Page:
Clash of Clans has long stood atop the highest-grossing App Store products chart (currently #2 below Candy Crush Saga). It is also a game that I have personally logged more hours playing than I care to admit.
In Clash of Clans, members create their own villages, grow their own economy and raise their own armies. In addition, once players spend enough time getting their village started, they become immersed in a player-versus-player (PvP) world which pits them against other players of equal standing in the fight for power. Clash of Clans hearkens back to classic medieval RTS games like Warcraft and Age of Empires by arming the game’s soldiers with swords and spells rather than guns and grenades.
Ultimately, the goal of the game is to unite with up to 49 other players and form the world’s premier clan by attaining the highest aggregate total of trophies, which are won by individual players in PvP mode. Actual battles take place in the form of invasions in which a player chooses another player to attack and unleashes his army onto the other player’s town. Unfortunately, the game play itself falls flat during these attacks, as units are uncontrollable and often ineffectively waste themselves on low-priority targets. Rewards, in the form of trophies and resources, are stolen from the defender based on the percentage of their base left intact after the fight. While the matchmaking system (MMS) is designed to arrange fair battles, players often abuse the system by purposely losing many fights with a single unit, thereby lowering their rank in the MMS to farm resources easily from newer players.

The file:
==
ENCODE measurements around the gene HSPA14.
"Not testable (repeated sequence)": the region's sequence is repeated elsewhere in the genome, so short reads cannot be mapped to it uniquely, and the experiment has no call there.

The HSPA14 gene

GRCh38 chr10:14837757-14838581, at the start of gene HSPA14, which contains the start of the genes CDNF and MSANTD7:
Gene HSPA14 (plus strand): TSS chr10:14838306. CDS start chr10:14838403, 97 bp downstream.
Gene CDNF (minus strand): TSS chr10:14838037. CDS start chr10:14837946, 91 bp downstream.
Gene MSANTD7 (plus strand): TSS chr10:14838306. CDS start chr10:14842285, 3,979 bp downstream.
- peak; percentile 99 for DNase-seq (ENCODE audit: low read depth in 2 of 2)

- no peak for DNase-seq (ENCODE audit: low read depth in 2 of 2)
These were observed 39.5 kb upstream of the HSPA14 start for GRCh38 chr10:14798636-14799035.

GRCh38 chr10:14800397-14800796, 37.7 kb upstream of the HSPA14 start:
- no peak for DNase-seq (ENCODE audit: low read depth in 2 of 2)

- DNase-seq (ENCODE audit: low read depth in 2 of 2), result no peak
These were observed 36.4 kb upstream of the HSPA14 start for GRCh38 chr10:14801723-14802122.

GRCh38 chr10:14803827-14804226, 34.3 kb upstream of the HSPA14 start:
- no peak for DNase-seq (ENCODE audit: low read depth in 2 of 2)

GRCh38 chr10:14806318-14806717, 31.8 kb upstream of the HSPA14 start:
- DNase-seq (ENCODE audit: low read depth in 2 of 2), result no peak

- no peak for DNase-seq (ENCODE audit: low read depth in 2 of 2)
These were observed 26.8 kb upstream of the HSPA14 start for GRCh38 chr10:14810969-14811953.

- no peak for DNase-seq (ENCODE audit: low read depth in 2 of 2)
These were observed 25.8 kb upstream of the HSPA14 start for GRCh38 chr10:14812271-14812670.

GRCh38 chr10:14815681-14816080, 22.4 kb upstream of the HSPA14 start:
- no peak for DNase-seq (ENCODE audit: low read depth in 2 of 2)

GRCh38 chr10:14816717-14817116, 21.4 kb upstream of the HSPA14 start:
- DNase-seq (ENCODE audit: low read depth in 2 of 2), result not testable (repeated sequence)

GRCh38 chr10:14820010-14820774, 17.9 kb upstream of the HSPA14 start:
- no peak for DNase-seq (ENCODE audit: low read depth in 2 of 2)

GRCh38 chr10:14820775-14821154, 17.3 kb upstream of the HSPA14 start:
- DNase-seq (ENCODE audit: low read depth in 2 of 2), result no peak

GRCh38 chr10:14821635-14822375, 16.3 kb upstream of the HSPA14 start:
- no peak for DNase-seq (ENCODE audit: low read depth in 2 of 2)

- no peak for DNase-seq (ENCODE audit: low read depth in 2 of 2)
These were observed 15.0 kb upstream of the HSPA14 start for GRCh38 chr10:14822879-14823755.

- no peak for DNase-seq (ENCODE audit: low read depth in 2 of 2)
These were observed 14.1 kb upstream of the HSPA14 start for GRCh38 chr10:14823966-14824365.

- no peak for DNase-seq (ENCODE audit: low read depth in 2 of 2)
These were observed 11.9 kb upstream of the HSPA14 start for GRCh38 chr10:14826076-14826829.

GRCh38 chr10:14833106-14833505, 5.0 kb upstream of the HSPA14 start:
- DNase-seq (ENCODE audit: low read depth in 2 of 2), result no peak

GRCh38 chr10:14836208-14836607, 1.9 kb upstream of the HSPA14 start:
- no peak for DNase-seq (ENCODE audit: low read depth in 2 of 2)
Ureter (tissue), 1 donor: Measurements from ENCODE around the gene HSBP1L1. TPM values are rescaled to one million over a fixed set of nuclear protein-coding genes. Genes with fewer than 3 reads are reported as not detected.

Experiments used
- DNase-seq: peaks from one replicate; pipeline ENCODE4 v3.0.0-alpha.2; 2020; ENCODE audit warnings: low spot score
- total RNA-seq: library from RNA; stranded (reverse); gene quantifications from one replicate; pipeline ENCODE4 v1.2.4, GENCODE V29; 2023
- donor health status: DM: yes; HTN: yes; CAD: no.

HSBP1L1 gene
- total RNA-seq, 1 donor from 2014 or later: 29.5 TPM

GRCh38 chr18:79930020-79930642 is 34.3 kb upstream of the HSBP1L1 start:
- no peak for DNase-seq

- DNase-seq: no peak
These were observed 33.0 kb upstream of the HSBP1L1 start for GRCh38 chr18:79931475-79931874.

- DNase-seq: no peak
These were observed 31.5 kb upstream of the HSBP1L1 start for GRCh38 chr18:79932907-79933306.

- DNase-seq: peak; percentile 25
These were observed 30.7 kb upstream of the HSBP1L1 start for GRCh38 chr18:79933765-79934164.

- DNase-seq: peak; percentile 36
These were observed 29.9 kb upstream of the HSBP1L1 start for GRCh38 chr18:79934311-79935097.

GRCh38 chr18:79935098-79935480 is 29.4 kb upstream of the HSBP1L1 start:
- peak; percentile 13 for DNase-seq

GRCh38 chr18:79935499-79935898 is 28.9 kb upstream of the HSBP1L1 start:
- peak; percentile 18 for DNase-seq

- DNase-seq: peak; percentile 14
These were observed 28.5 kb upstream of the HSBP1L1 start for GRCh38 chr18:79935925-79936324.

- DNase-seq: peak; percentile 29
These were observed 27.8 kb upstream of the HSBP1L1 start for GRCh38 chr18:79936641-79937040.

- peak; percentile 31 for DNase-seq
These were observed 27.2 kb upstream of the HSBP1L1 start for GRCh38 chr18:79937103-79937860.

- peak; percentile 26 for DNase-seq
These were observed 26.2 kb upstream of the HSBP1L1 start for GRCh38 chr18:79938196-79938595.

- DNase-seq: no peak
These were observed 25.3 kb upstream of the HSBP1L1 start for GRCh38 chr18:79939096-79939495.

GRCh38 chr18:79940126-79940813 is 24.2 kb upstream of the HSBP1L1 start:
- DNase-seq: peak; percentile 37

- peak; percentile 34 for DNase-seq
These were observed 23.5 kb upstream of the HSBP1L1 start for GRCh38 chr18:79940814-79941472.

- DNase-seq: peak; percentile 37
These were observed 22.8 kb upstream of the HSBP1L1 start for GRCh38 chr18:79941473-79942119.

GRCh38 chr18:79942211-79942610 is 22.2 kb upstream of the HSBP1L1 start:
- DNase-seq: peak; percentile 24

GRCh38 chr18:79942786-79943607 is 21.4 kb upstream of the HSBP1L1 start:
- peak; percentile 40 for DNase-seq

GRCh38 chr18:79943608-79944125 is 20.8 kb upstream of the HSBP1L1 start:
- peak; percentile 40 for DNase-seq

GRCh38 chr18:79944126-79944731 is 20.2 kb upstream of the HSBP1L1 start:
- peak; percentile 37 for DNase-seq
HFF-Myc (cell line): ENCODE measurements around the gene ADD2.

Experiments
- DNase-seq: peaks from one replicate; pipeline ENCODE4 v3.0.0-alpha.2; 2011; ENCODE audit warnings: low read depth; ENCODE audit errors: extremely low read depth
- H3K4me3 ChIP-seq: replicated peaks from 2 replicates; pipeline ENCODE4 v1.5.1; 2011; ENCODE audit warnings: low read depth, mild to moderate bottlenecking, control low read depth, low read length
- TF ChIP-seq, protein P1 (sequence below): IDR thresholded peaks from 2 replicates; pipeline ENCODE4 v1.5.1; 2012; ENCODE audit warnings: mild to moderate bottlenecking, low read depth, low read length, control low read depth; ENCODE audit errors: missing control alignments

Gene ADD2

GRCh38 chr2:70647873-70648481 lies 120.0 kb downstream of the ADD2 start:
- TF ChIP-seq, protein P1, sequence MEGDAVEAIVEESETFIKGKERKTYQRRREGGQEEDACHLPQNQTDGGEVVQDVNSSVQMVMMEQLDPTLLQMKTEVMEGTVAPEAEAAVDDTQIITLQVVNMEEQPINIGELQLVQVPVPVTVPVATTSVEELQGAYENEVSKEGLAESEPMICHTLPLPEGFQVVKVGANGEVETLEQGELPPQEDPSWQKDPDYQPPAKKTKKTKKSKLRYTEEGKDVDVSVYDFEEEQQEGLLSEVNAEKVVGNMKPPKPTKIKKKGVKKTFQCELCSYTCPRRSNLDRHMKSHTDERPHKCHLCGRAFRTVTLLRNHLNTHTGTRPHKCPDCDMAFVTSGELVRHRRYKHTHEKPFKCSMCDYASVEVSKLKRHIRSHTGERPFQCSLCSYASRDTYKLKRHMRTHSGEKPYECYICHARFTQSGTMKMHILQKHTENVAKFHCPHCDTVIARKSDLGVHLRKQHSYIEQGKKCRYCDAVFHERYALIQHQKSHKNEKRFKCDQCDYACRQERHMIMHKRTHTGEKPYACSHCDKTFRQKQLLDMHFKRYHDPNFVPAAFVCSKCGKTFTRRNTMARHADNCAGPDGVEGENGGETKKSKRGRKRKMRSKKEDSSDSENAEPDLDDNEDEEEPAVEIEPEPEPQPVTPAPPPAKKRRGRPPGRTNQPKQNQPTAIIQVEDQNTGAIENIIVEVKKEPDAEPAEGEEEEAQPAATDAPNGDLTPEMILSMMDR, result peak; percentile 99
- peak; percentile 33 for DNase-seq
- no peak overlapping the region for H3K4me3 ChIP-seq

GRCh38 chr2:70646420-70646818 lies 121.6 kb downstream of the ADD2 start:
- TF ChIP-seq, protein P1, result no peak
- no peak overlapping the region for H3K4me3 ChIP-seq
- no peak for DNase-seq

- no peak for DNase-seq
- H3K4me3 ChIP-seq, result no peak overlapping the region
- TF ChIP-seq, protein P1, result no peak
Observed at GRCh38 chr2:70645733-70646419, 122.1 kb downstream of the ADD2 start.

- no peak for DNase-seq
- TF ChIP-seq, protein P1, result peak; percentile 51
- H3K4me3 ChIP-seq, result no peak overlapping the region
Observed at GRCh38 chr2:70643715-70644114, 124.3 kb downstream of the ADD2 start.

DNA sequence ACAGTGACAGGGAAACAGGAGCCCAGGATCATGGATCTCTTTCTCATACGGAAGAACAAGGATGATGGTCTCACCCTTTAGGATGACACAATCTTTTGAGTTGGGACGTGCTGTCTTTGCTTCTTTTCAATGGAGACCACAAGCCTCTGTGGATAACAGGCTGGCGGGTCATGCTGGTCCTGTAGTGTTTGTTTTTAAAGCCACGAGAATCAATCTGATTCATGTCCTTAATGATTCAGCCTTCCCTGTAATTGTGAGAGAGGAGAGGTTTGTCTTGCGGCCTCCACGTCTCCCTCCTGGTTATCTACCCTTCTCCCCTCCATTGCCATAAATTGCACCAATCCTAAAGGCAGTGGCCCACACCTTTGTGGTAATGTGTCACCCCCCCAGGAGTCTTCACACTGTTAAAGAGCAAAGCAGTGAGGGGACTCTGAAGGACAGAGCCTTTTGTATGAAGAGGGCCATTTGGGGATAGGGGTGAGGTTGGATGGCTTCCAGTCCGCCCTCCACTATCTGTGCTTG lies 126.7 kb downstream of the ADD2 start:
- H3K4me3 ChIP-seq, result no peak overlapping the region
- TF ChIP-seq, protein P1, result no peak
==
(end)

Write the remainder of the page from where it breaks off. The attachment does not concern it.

Development of a player’s village is a process which, although initially rapid and satisfying, eventually grinds to a screeching halt before players can unlock anything considerably cool. Like any successful App Store game, Clash of Clans draws players in with fun, fast-paced and easy game-play then reaches a plateau of “pay-to-play” (or, more fittingly, “pay or make negligible progress”) which accounts for its mind-blowing $2.4M/day gem sales, which are used to expedite upgrades and purchase additional builders. Furthermore–and I know this because, of course, I invested real money in Clash of Clans–enjoyment of the game is limited by monotony and constant setbacks. Being successful requires daily investment of time updating your village and attacking others, all while facing the constant threat of being attacked yourself and losing your hard-fought resources.
Despite my hang-ups over the game, I would have to reward it with an overall 4/5, simply because of the format in which it operates. No similar game available on a cellular device is offering the same level of complexity and competitive play as Supercell’s Clash of Clans application. However, it is incredibly Farmville-esque (tedious) and is only free to play if you have no desire to play it after a few months. Easily-addicted gamers be wary.